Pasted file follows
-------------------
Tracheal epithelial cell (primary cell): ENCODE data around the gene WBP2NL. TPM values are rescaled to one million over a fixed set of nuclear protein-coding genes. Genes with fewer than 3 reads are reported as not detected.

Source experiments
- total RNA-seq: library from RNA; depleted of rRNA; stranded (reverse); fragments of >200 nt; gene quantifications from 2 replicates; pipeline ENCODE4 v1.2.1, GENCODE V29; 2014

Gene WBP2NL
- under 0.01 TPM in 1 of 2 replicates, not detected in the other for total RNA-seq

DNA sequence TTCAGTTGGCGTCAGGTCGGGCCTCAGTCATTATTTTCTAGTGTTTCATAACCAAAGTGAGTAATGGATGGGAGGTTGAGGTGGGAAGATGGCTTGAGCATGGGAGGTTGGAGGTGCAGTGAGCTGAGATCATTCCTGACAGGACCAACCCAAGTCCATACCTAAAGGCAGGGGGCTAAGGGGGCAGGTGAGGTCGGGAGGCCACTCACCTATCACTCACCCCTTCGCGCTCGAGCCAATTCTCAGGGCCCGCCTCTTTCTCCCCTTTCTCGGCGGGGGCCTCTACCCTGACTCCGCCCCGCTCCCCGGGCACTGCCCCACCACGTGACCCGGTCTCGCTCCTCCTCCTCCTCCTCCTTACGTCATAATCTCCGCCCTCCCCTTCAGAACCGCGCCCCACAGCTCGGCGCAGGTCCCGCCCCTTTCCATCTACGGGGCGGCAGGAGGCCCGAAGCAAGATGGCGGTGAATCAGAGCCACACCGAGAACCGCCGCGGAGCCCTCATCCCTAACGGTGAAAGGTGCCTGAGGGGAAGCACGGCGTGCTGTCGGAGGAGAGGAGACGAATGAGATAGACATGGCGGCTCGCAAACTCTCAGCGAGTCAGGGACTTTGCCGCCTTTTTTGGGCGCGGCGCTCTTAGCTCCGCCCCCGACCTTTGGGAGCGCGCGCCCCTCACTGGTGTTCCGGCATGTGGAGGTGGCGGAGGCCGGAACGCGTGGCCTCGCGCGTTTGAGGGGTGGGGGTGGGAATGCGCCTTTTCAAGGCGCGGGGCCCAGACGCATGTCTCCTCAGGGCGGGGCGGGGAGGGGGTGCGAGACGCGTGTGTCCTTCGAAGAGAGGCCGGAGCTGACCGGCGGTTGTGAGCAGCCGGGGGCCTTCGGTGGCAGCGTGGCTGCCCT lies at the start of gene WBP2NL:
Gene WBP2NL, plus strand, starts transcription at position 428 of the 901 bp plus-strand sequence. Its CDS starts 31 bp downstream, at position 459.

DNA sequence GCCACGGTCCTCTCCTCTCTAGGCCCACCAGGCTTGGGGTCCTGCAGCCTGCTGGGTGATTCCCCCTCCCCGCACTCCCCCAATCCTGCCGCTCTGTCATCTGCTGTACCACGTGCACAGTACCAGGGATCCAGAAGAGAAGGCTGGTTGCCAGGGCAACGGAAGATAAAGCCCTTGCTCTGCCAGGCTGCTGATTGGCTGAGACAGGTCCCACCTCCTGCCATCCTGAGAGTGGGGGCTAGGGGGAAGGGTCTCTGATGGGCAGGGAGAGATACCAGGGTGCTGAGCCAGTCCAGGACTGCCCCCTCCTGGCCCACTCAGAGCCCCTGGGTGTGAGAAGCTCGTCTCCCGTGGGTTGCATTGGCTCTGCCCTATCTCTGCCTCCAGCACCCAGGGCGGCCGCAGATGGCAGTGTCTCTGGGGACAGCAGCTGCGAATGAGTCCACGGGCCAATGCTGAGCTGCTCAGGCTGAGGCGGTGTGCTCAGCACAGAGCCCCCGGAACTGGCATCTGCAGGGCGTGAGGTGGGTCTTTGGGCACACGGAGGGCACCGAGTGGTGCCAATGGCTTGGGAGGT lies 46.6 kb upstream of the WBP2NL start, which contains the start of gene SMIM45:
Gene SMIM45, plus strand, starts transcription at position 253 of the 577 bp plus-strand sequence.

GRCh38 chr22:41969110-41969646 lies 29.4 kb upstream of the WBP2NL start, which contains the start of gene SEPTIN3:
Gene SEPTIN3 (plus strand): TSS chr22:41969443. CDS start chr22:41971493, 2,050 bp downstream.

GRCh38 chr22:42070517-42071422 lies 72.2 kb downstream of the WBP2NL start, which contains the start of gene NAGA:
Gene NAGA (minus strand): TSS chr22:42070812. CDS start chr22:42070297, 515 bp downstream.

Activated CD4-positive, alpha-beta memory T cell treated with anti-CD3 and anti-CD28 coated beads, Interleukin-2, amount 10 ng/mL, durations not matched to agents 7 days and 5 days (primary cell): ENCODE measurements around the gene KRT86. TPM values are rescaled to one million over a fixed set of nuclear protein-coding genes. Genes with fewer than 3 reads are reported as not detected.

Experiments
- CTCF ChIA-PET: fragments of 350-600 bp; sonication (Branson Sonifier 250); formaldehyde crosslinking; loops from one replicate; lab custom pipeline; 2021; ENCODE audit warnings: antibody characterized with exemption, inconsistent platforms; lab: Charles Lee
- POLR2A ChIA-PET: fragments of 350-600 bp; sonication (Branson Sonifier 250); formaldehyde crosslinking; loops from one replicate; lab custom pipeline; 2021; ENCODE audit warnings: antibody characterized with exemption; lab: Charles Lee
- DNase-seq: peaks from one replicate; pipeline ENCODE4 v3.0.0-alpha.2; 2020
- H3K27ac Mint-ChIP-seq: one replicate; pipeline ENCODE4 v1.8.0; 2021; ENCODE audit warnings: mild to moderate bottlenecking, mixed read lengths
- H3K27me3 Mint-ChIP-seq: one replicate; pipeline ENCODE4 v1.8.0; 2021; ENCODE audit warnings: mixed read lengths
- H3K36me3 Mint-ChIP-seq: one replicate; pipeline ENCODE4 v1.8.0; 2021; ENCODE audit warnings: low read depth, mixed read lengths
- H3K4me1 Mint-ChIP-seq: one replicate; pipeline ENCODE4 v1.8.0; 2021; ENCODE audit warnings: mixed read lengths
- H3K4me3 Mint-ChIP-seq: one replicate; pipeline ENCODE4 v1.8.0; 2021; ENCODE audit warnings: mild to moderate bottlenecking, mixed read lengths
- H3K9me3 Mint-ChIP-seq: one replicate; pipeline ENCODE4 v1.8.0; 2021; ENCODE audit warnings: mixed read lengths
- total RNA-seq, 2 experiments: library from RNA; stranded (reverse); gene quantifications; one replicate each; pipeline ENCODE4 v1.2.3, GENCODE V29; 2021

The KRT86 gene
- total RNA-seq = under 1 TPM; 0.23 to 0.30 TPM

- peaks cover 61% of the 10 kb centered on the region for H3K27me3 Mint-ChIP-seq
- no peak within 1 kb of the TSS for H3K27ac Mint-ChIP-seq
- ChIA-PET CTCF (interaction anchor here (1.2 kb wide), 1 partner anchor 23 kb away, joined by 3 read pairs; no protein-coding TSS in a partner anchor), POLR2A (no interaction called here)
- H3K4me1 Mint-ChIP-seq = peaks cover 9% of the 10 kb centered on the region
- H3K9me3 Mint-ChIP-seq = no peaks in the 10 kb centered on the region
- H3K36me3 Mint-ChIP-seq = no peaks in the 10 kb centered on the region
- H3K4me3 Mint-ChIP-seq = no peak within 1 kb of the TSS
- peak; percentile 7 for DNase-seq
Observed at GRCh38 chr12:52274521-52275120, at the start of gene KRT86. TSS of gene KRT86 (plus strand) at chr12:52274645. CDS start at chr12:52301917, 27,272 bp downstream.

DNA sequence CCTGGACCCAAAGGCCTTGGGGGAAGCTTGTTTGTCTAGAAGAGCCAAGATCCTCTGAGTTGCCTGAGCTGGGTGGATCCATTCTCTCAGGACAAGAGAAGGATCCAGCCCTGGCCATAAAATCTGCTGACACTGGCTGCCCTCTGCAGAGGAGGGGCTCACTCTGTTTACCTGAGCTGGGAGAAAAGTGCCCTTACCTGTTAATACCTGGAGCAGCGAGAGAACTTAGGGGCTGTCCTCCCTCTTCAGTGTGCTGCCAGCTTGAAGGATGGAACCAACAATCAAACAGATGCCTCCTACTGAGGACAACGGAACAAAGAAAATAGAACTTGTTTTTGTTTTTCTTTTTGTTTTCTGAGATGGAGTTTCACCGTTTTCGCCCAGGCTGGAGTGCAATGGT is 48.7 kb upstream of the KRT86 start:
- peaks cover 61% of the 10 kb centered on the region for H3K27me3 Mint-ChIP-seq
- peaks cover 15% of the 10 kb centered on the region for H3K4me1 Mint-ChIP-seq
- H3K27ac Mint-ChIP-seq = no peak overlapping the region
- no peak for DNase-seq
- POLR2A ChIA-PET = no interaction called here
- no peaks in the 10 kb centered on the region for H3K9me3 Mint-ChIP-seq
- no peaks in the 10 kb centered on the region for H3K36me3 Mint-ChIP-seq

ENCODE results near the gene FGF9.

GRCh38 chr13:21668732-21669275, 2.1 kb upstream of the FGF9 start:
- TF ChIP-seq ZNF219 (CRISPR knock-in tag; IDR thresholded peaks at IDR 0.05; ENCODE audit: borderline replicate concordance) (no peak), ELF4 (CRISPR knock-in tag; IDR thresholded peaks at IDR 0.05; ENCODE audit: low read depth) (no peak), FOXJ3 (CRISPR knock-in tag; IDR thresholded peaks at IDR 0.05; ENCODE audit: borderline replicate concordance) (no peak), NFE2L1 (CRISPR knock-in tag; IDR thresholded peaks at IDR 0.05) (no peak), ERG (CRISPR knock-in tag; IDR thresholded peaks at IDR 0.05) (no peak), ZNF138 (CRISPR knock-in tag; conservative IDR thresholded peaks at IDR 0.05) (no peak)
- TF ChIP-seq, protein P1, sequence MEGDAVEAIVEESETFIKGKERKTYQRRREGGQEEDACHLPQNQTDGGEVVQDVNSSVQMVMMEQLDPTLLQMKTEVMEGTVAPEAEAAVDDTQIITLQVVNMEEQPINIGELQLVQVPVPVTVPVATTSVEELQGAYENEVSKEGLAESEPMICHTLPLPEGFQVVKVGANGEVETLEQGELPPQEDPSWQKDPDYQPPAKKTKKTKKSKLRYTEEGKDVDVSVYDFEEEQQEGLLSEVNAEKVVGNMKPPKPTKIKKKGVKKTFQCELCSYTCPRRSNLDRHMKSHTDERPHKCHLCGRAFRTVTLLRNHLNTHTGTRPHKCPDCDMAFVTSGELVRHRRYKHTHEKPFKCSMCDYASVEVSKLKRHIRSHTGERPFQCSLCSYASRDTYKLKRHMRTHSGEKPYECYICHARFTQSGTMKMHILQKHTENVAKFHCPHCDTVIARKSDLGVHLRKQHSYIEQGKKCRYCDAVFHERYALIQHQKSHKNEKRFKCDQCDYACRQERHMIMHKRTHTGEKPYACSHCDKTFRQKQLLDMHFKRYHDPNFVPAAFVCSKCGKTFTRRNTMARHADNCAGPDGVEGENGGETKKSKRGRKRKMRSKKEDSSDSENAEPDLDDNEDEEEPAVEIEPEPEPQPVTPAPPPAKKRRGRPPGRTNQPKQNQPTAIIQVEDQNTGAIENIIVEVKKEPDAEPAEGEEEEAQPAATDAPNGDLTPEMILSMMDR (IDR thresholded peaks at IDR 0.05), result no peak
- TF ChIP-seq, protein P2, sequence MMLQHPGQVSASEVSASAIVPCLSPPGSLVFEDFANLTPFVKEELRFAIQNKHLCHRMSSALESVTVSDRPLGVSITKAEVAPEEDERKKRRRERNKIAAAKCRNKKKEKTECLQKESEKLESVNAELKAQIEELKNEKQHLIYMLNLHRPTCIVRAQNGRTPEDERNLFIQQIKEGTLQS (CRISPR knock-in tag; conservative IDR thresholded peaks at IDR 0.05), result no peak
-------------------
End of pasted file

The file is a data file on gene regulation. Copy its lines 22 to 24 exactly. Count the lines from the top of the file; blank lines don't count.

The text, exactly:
- H3K4me1 Mint-ChIP-seq: one replicate; pipeline ENCODE4 v1.8.0; 2021; ENCODE audit warnings: mixed read lengths
- H3K4me3 Mint-ChIP-seq: one replicate; pipeline ENCODE4 v1.8.0; 2021; ENCODE audit warnings: mild to moderate bottlenecking, mixed read lengths
- H3K9me3 Mint-ChIP-seq: one replicate; pipeline ENCODE4 v1.8.0; 2021; ENCODE audit warnings: mixed read lengths